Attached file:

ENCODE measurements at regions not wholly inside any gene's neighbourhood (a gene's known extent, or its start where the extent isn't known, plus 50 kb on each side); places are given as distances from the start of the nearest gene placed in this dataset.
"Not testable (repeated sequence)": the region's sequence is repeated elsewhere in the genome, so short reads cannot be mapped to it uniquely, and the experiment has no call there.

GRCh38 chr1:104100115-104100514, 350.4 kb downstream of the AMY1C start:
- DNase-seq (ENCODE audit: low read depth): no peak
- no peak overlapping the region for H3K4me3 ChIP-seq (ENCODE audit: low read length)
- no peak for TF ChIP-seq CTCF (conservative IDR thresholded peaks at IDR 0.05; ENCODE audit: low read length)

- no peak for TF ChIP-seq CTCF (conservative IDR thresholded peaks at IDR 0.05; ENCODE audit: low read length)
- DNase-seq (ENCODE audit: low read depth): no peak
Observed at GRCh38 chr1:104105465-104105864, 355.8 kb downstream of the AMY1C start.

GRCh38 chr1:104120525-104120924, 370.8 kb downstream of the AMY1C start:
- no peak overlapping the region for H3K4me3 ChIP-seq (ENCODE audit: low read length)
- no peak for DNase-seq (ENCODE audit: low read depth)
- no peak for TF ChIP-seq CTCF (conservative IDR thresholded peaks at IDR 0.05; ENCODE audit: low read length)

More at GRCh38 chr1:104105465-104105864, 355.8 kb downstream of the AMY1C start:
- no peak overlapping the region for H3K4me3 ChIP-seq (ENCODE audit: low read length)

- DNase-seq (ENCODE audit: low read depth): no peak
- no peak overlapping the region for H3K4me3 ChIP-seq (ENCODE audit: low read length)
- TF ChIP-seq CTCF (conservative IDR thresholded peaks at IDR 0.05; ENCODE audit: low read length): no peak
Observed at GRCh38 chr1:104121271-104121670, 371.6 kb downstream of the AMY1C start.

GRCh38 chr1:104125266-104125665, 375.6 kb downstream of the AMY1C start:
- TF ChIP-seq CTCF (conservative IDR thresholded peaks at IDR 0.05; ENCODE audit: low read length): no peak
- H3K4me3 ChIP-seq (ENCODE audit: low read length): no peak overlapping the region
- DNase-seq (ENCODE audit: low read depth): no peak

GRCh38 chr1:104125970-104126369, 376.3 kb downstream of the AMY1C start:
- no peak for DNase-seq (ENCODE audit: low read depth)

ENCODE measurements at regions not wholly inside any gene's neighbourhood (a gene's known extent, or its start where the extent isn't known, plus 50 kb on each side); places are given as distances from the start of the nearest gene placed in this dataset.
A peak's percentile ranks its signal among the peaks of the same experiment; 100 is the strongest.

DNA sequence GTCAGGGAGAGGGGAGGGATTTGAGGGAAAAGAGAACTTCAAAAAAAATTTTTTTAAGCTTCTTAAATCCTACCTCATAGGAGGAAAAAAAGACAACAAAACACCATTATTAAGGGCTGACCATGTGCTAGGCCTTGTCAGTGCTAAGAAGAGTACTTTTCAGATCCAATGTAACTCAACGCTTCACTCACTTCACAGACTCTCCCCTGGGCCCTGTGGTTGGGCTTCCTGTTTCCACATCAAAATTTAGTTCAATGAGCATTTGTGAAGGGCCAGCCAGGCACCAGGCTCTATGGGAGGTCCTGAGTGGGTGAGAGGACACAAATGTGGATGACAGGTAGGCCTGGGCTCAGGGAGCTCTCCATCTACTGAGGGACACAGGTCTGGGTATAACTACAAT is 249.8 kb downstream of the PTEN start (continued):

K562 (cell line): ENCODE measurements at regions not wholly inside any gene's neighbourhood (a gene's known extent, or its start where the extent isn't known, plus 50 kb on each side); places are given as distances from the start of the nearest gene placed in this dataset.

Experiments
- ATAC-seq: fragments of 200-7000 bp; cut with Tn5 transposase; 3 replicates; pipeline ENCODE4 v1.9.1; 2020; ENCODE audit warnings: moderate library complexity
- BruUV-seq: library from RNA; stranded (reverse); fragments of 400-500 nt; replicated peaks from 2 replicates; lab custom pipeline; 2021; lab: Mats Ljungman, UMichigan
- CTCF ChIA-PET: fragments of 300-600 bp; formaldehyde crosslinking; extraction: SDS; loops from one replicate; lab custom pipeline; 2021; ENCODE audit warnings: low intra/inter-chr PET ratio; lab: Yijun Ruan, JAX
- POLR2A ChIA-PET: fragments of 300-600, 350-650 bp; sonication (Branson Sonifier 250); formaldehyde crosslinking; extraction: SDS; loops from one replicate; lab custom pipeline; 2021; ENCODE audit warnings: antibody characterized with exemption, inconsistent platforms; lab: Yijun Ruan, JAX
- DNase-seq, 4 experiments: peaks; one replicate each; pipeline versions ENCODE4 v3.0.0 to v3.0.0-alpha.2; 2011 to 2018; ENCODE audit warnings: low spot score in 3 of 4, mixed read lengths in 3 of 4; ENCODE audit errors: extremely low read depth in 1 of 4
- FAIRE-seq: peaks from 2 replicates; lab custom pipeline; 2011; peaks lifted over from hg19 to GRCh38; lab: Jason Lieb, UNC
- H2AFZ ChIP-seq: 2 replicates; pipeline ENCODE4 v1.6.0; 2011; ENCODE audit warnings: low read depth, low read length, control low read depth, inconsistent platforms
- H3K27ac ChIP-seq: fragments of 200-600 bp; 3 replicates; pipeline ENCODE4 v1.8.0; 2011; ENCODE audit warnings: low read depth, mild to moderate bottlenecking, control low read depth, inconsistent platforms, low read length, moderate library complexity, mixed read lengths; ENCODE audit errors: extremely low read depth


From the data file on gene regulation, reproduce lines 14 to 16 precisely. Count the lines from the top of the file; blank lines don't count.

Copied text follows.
More at GRCh38 chr1:104105465-104105864, 355.8 kb downstream of the AMY1C start:
- no peak overlapping the region for H3K4me3 ChIP-seq (ENCODE audit: low read length)

- DNase-seq (ENCODE audit: low read depth): no peak